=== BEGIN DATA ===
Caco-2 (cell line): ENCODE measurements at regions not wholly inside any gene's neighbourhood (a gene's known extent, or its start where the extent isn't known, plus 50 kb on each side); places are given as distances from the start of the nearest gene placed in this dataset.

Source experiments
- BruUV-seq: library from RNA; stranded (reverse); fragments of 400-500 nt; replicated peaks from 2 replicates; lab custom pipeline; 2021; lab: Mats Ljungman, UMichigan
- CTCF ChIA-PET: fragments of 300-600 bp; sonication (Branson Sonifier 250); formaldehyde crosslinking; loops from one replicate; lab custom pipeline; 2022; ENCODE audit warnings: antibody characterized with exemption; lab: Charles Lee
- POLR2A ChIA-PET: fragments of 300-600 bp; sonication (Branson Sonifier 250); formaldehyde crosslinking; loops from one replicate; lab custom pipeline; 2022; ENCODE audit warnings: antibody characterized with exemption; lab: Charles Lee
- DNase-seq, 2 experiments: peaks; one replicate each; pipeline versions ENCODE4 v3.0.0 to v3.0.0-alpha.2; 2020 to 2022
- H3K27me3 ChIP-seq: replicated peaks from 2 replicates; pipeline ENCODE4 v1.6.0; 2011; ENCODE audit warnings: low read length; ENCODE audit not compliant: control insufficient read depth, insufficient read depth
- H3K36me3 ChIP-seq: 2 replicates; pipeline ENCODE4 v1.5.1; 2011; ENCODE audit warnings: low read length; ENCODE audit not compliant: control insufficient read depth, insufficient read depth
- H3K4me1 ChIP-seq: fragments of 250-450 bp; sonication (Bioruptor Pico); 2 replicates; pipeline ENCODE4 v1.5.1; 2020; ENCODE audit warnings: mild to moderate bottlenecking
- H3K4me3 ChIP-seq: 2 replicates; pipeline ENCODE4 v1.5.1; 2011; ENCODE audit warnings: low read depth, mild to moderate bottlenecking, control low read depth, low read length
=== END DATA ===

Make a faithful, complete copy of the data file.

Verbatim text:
Caco-2 (cell line): ENCODE measurements at regions not wholly inside any gene's neighbourhood (a gene's known extent, or its start where the extent isn't known, plus 50 kb on each side); places are given as distances from the start of the nearest gene placed in this dataset.

Source experiments
- BruUV-seq: library from RNA; stranded (reverse); fragments of 400-500 nt; replicated peaks from 2 replicates; lab custom pipeline; 2021; lab: Mats Ljungman, UMichigan
- CTCF ChIA-PET: fragments of 300-600 bp; sonication (Branson Sonifier 250); formaldehyde crosslinking; loops from one replicate; lab custom pipeline; 2022; ENCODE audit warnings: antibody characterized with exemption; lab: Charles Lee
- POLR2A ChIA-PET: fragments of 300-600 bp; sonication (Branson Sonifier 250); formaldehyde crosslinking; loops from one replicate; lab custom pipeline; 2022; ENCODE audit warnings: antibody characterized with exemption; lab: Charles Lee
- DNase-seq, 2 experiments: peaks; one replicate each; pipeline versions ENCODE4 v3.0.0 to v3.0.0-alpha.2; 2020 to 2022
- H3K27me3 ChIP-seq: replicated peaks from 2 replicates; pipeline ENCODE4 v1.6.0; 2011; ENCODE audit warnings: low read length; ENCODE audit not compliant: control insufficient read depth, insufficient read depth
- H3K36me3 ChIP-seq: 2 replicates; pipeline ENCODE4 v1.5.1; 2011; ENCODE audit warnings: low read length; ENCODE audit not compliant: control insufficient read depth, insufficient read depth
- H3K4me1 ChIP-seq: fragments of 250-450 bp; sonication (Bioruptor Pico); 2 replicates; pipeline ENCODE4 v1.5.1; 2020; ENCODE audit warnings: mild to moderate bottlenecking
- H3K4me3 ChIP-seq: 2 replicates; pipeline ENCODE4 v1.5.1; 2011; ENCODE audit warnings: low read depth, mild to moderate bottlenecking, control low read depth, low read length